President Obama’s request for congressional approval of a military strike in Syria is facing failure and could need a significant game-changer to pass the House.
While the authorization request might pass the Democratic-controlled Senate, substantial numbers of war-weary Republicans and Democrats oppose it in the GOP-held House.
A Washington Post/ABC poll released this week found 59 percent of voters opposed a military strike, while a Pew Research poll found opposition at 48 percent.
According to The Hill's Whip List, 100 House members are now "no" votes or are leaning against military authorization. Seventy-two of them are Republicans and 28 are Democrats. Only 31 House members — 10 Republicans and 21 Democrats — are "yes" votes or are "leaning yes."
Those numbers make it clear the administration certainly has a long way to go to secure majority approval. Here are some things it is considering or may need to consider.
Have Obama address nation
The White House says the president is actively thinking about making an address to the country on Syria, something lawmakers on both sides have urged him to consider.
Sen. Bob MenendezRobert (Bob) MenendezBiden, don't punish India Democrats reject hardball tactics against Senate parliamentarian Biden threatens more sanctions on Ethiopia, Eritrea over Tigray conflict MORE (D-N.J.) called it a necessary step, and predicted Obama would make the address “later this week.”
In an interview with The Washington Post’s Ezra Klein, Rep. Brad Sherman (D-Calif.) suggested it was the best way for Obama to shift momentum.
“I think he’ll need to go on TV, in primetime,” Sherman said. “The active public is against this. I don’t know a member of Congress whose e-mails and phone calls are in favor of this.”
Calls for a national address have also come from GOP Sen. John CornynJohn CornynDemocrats up ante in risky debt ceiling fight Senate parliamentarian nixes Democrats' immigration plan Democrats make case to Senate parliamentarian for 8 million green cards MORE (Texas).
The risk for Obama is that in delivering a prime-time address from the Oval Office to the public on Syria, he will dramatically raise the stakes. If the House rejects the authorization after a dramatic plea from Obama, it will diminish his standing even more.
But the stakes are already high, and if the president loses the House vote and doesn’t give a speech, people will surely second-guess the decision.
Mark Pfeifle, who was deputy national security adviser for strategic communications in the George W. Bush administration, said Obama missed a key opportunity this week to shape public opinion by focusing on Congress.
Now he has to double down to try to win back public sentiment.
“It has to go beyond congressional hearings, which are important, but it has to go to talking every day to people where they are in coffee shops talking about this,” Pfeifle said.
Improve his case
Lawmakers receiving classified briefings say they’re convinced Syrian President Bashar Assad used chemical weapons against civilians.
The public — which hasn’t seen the same evidence — isn’t as sure.
The Obama administration faces an uphill climb in Syria partly because of the Iraq War, which was launched on the faulty intelligence — described as “slam-dunk” intel by then-CIA chief George Tenet — that Iraq had weapons of mass destruction.
Russian President Vladimir Putin is arguing publicly that U.S. evidence of chemical weapons use by the Assad regime is flimsy, and many Americans believe him.
Sen. Dianne FeinsteinDianne Emiel FeinsteinSenate advances Biden consumer bureau pick after panel logjam Republicans caught in California's recall trap F-35 fighter jets may fall behind adversaries, House committee warns MORE (D-Calif.) on Thursday said the CIA would provide a DVD of the attack to all lawmakers to convince them of the need for action.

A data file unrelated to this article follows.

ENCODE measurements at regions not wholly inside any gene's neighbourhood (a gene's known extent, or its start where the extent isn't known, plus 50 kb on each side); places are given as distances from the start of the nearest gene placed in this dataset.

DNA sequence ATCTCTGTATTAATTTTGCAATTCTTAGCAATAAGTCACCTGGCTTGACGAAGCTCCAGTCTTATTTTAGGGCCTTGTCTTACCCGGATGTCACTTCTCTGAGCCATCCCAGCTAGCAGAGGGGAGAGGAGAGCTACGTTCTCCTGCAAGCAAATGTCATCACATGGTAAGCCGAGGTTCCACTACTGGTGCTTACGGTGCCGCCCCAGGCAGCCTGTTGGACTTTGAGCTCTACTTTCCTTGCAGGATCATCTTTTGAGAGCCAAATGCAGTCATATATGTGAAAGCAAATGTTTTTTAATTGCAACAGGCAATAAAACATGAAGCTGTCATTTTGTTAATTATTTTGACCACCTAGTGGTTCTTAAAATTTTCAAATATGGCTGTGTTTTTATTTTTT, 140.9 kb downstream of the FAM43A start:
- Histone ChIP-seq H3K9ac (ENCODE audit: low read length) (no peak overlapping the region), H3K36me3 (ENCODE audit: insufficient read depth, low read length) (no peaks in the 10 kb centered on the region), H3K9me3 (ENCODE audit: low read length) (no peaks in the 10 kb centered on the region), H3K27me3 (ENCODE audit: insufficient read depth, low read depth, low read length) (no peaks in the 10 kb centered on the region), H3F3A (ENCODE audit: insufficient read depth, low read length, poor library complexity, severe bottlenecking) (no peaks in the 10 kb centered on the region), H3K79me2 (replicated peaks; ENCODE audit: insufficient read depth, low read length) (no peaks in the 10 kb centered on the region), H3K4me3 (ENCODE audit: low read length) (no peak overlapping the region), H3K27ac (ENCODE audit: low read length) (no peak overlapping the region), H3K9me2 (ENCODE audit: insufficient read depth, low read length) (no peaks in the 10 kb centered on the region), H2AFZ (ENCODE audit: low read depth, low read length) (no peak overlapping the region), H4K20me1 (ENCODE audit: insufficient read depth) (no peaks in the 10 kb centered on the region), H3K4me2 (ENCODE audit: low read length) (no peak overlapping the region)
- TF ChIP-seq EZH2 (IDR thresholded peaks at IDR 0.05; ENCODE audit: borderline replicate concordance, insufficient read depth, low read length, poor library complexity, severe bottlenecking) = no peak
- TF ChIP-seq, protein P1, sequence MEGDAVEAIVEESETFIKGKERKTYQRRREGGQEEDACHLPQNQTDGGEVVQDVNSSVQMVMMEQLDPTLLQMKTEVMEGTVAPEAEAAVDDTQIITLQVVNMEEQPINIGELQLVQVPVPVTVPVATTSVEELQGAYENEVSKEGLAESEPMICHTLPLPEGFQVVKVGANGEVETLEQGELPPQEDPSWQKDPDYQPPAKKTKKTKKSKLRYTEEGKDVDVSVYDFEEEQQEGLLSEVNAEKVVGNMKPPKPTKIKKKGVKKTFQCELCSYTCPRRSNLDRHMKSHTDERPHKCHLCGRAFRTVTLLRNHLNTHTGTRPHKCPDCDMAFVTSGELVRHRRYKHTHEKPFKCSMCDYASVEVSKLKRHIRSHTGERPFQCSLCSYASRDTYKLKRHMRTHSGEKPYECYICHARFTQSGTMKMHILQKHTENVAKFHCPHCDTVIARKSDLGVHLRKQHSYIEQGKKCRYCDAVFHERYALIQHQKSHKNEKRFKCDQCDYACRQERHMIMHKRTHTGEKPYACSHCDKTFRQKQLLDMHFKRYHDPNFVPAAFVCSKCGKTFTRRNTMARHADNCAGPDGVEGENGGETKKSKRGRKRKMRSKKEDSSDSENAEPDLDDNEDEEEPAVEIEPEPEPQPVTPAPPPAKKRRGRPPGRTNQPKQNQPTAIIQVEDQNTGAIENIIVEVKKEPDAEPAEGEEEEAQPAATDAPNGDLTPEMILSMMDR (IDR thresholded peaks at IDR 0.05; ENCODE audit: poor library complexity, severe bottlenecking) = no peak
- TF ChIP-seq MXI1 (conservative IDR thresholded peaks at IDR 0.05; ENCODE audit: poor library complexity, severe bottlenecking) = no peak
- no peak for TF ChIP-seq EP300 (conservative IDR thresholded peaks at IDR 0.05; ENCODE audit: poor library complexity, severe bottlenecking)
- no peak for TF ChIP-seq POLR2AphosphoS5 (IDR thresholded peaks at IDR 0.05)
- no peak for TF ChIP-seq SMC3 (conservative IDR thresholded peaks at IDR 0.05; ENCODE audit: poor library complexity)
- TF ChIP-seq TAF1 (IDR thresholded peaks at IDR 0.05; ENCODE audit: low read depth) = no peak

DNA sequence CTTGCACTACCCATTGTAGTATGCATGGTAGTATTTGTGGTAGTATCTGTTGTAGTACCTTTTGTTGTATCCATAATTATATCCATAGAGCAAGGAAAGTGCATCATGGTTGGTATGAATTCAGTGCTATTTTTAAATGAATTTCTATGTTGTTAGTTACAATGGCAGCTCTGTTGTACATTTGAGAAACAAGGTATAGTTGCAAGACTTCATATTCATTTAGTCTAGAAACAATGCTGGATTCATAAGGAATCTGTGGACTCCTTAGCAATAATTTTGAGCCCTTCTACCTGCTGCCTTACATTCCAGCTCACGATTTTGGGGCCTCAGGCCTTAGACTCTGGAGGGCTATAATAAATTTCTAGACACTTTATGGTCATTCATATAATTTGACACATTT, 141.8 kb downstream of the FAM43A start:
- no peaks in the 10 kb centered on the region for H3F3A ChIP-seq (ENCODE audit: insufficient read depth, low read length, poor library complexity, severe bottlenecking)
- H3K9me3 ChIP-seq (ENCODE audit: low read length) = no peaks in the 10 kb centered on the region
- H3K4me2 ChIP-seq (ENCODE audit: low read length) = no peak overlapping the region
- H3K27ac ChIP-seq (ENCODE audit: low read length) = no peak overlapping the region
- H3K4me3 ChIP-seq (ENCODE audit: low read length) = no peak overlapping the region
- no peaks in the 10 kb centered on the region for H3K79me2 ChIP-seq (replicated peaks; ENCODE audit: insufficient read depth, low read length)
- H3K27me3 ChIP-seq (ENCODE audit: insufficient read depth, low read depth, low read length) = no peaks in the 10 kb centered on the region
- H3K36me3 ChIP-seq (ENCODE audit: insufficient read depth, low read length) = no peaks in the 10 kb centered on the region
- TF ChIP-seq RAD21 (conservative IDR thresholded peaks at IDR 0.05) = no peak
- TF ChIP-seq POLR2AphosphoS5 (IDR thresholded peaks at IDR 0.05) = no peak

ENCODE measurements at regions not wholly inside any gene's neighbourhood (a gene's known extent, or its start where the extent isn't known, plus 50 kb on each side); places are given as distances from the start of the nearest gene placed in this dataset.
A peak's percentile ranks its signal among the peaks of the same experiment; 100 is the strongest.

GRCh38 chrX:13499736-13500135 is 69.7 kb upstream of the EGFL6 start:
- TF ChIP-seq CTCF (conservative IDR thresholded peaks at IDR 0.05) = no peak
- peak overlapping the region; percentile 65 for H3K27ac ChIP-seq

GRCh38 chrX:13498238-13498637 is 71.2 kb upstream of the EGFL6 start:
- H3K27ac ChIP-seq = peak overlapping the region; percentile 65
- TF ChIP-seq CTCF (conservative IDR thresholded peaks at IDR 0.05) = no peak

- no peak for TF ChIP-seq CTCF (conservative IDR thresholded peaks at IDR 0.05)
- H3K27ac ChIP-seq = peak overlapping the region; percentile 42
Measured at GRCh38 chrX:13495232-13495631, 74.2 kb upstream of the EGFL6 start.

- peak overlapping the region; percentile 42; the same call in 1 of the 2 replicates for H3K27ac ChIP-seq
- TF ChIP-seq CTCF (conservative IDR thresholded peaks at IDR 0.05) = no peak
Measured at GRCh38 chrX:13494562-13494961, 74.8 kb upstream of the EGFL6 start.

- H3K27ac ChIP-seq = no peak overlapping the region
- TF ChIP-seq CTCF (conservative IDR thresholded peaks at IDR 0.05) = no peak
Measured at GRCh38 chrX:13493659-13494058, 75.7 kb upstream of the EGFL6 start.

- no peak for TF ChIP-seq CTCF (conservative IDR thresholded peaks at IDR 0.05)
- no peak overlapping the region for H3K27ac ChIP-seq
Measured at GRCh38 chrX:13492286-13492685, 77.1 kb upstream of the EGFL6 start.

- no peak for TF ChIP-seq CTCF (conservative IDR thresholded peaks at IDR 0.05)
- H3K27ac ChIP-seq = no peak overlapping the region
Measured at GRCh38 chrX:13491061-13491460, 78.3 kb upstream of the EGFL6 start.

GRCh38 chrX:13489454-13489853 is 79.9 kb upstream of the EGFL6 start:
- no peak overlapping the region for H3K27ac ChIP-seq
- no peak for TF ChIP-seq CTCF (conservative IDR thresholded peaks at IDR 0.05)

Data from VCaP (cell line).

“I think that the prohibition on chemical weapons is well founded, and after you watch exactly what happens, you can see why that’s so,” said Feinstein, who supports Obama's call for action.
What might be even more necessary is to provide the public with some of those images — and the intelligence tha's convinced the administration of the need for a strike.
Tend to the base
Speaker John BoehnerJohn Andrew BoehnerLobbying world A new kind of hero? Last week's emotional TV may be a sign GOP up in arms over Cheney, Kinzinger MORE (R-Ohio) and House Majority Leader Eric CantorEric Ivan CantorBottom line Virginia GOP candidates for governor gear up for convention Cantor: 'Level of craziness' in Washington has increased 'on both sides' MORE (R-Va.) will back a strike, but they aren’t whipping their members.
And most House Republicans aren’t going to vote for Obama. The president could be looking at a scenario where he — at best — wins just 80 Republican votes.
That means Obama must win Democrats.
Many on the left are philosophically opposed to a strike in Syria, but they are politically inclined to back the president.
There are already signs that Obama realizes this.
On Monday, Obama will send national security adviser Susan Rice to a briefing with the Congressional Black Caucus.
Courting these members and then securing as many of their votes as possible is the best chance Obama has of pulling a victory out of the House.
Roll up sleeves and do the work
Obama has repeatedly been criticized for an unwillingness to put in the work necessary to get his way with Congress.
To win on Syria, he’s going to have to make calls, bring people to the White House and in some cases twist some arms.
Obama launched a charm offensive earlier this year with centrist Senate Republicans in the hope of securing a fiscal deal. It failed.
The president’s calls and pleadings could find an easier audience with Democrats who don’t want to see the president suffer a humiliating defeat.
While in Russia at the G-20, Obama started calling members of the Senate.
He’ll have to double his efforts to win in the House.